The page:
OPTION 1: This was the first house that people kept showing me. It's great, has a cement ceiling, centrally-located; however, it's was a little too expensive. It was about 4,000 pesos a month, not including water and luz. The main problem, though, was that the landlord lives in New York, and her family kept being shady about it.

"It's not for rent right now...there are a lot of people that want it...if you're going to be living alone, it's probably too big of a house for you...why in the world are you living alone?...that seems need to talk to my sister in New need to bring someone with you who speaks better Spanish (so I did)...we would love to rent it to you, but it's not our decision...can you talk to her on the phone, you ask? Of course...come back on Wednesday (so I did)...umm, ya she's really busy, so she said that she would rather talk in person...when is she visiting, you want to know? Maybe sometime in August...we're not really sure...why are you in such a hurry to find a house?"

Give me a break. So all of that to say, I kept my options open throughout all of these conversations.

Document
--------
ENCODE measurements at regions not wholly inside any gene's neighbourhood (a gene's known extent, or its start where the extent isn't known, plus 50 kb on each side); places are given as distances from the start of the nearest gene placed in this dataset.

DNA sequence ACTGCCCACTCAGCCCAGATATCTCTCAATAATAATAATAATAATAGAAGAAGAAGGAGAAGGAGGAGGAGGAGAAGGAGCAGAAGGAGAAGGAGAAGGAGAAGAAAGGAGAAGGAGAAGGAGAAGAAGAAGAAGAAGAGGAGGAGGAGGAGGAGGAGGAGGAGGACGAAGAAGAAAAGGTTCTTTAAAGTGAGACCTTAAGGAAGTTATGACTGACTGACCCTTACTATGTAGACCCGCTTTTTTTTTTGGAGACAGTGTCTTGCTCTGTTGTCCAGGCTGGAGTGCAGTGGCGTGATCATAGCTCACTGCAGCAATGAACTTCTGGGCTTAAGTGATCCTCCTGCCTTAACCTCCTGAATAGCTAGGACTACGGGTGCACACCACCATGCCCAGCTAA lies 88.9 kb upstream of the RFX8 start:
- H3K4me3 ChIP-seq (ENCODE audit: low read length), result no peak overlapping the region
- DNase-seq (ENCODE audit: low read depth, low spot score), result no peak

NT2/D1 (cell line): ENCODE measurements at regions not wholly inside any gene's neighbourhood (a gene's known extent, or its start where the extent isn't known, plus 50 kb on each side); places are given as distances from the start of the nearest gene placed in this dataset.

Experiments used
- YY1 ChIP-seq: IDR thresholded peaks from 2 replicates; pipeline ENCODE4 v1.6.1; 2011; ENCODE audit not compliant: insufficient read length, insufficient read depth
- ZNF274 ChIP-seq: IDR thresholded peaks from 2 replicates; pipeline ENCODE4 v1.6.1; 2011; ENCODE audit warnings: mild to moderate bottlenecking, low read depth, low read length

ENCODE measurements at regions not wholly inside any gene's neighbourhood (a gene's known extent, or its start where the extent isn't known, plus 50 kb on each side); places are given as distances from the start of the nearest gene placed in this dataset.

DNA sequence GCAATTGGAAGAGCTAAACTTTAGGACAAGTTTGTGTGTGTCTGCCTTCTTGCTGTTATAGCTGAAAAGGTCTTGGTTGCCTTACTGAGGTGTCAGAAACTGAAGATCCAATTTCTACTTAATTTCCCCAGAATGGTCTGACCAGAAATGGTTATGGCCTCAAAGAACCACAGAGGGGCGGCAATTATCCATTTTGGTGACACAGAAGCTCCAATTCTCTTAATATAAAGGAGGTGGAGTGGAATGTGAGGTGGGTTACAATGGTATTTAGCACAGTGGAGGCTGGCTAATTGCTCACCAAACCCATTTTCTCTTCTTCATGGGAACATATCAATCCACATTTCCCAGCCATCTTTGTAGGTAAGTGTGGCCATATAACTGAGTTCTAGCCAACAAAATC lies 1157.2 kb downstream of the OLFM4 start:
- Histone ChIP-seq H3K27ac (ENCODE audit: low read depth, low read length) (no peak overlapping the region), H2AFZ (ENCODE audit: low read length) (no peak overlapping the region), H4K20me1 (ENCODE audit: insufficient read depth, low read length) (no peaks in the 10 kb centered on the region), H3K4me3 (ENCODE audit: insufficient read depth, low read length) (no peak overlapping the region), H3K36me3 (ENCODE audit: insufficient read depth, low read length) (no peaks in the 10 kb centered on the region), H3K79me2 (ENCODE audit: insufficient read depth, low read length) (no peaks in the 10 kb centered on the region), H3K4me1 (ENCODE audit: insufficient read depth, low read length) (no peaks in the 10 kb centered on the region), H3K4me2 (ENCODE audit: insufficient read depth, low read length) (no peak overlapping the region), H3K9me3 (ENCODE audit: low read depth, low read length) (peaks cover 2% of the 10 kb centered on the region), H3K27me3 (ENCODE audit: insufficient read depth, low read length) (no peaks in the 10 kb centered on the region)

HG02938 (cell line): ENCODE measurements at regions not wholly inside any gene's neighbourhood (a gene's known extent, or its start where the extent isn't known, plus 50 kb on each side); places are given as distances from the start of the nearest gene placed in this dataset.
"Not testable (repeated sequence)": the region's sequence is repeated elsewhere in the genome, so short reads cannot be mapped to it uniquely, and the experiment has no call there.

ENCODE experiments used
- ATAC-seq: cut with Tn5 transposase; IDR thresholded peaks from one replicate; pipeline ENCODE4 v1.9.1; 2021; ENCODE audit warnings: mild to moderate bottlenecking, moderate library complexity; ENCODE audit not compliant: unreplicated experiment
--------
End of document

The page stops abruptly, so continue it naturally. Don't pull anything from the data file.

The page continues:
OPTION 2: This cute little thing is right behind the CTC. It is only for rent because the old man who was living here died. It's in the middle of a family's little housing unit, so I would be right in the center of this didn't seem that appealing, but the family seemed nice. So that was a plus!

It also is the only place I looked at with an inversor (meaning I would have 24-hour electricity) and I would have all of the water I wanted. It was 1500 a month, but there is only enough room for a bed and maybe a shelf in the entire house. There is a tiny bathroom, too. There is no kitchen, so once again, I would have to depend on someone else to cook all my food for me (which is one of the main reasons I'm excited to live on my own...reason #2 being that I want to have space for visitors!) So this one (after a few pro-con lists) was out of the running.